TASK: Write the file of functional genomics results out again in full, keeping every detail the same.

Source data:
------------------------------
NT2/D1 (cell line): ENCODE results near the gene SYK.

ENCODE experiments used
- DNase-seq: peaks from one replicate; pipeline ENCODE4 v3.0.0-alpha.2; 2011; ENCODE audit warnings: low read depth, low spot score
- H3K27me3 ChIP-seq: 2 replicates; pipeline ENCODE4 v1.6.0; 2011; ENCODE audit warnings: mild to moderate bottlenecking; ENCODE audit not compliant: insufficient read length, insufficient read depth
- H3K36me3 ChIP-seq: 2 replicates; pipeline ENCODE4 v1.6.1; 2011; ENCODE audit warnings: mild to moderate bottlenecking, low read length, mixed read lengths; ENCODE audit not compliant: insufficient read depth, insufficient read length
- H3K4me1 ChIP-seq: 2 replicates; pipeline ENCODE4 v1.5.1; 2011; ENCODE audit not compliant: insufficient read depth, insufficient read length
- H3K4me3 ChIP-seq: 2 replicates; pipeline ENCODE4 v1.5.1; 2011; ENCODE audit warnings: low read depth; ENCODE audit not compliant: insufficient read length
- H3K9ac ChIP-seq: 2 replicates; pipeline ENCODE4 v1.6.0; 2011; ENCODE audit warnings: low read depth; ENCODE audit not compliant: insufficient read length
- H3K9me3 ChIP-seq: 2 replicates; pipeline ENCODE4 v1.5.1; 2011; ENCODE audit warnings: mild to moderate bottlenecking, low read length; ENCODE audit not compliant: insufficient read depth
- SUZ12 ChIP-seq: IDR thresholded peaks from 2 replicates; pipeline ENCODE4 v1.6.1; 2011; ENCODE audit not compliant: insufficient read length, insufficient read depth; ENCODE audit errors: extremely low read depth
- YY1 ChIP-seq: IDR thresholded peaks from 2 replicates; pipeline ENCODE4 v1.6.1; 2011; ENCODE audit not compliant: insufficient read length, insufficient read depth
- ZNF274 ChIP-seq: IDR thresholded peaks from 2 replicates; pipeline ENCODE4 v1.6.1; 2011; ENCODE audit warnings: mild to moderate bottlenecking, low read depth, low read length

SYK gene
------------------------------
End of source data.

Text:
NT2/D1 (cell line): ENCODE results near the gene SYK.

ENCODE experiments used
- DNase-seq: peaks from one replicate; pipeline ENCODE4 v3.0.0-alpha.2; 2011; ENCODE audit warnings: low read depth, low spot score
- H3K27me3 ChIP-seq: 2 replicates; pipeline ENCODE4 v1.6.0; 2011; ENCODE audit warnings: mild to moderate bottlenecking; ENCODE audit not compliant: insufficient read length, insufficient read depth
- H3K36me3 ChIP-seq: 2 replicates; pipeline ENCODE4 v1.6.1; 2011; ENCODE audit warnings: mild to moderate bottlenecking, low read length, mixed read lengths; ENCODE audit not compliant: insufficient read depth, insufficient read length
- H3K4me1 ChIP-seq: 2 replicates; pipeline ENCODE4 v1.5.1; 2011; ENCODE audit not compliant: insufficient read depth, insufficient read length
- H3K4me3 ChIP-seq: 2 replicates; pipeline ENCODE4 v1.5.1; 2011; ENCODE audit warnings: low read depth; ENCODE audit not compliant: insufficient read length
- H3K9ac ChIP-seq: 2 replicates; pipeline ENCODE4 v1.6.0; 2011; ENCODE audit warnings: low read depth; ENCODE audit not compliant: insufficient read length
- H3K9me3 ChIP-seq: 2 replicates; pipeline ENCODE4 v1.5.1; 2011; ENCODE audit warnings: mild to moderate bottlenecking, low read length; ENCODE audit not compliant: insufficient read depth
- SUZ12 ChIP-seq: IDR thresholded peaks from 2 replicates; pipeline ENCODE4 v1.6.1; 2011; ENCODE audit not compliant: insufficient read length, insufficient read depth; ENCODE audit errors: extremely low read depth
- YY1 ChIP-seq: IDR thresholded peaks from 2 replicates; pipeline ENCODE4 v1.6.1; 2011; ENCODE audit not compliant: insufficient read length, insufficient read depth
- ZNF274 ChIP-seq: IDR thresholded peaks from 2 replicates; pipeline ENCODE4 v1.6.1; 2011; ENCODE audit warnings: mild to moderate bottlenecking, low read depth, low read length

SYK gene